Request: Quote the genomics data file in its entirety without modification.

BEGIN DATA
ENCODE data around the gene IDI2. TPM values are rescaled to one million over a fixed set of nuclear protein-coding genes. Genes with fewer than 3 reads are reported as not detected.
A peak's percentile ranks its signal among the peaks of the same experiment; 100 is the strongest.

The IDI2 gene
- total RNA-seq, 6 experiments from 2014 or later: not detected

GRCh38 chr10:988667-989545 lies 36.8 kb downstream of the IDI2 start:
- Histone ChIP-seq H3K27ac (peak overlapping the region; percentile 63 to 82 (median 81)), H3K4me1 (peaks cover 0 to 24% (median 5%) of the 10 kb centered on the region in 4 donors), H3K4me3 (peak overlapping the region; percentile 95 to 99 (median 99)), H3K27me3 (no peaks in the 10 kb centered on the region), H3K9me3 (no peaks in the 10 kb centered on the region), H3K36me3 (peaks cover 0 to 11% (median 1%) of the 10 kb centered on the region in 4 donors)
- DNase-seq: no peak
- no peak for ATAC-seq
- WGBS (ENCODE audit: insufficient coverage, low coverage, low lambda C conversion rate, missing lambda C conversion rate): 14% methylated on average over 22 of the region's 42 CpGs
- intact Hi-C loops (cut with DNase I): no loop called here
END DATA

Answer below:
ENCODE data around the gene IDI2. TPM values are rescaled to one million over a fixed set of nuclear protein-coding genes. Genes with fewer than 3 reads are reported as not detected.
A peak's percentile ranks its signal among the peaks of the same experiment; 100 is the strongest.

The IDI2 gene
- total RNA-seq, 6 experiments from 2014 or later: not detected

GRCh38 chr10:988667-989545 lies 36.8 kb downstream of the IDI2 start:
- Histone ChIP-seq H3K27ac (peak overlapping the region; percentile 63 to 82 (median 81)), H3K4me1 (peaks cover 0 to 24% (median 5%) of the 10 kb centered on the region in 4 donors), H3K4me3 (peak overlapping the region; percentile 95 to 99 (median 99)), H3K27me3 (no peaks in the 10 kb centered on the region), H3K9me3 (no peaks in the 10 kb centered on the region), H3K36me3 (peaks cover 0 to 11% (median 1%) of the 10 kb centered on the region in 4 donors)
- DNase-seq: no peak
- no peak for ATAC-seq
- WGBS (ENCODE audit: insufficient coverage, low coverage, low lambda C conversion rate, missing lambda C conversion rate): 14% methylated on average over 22 of the region's 42 CpGs
- intact Hi-C loops (cut with DNase I): no loop called here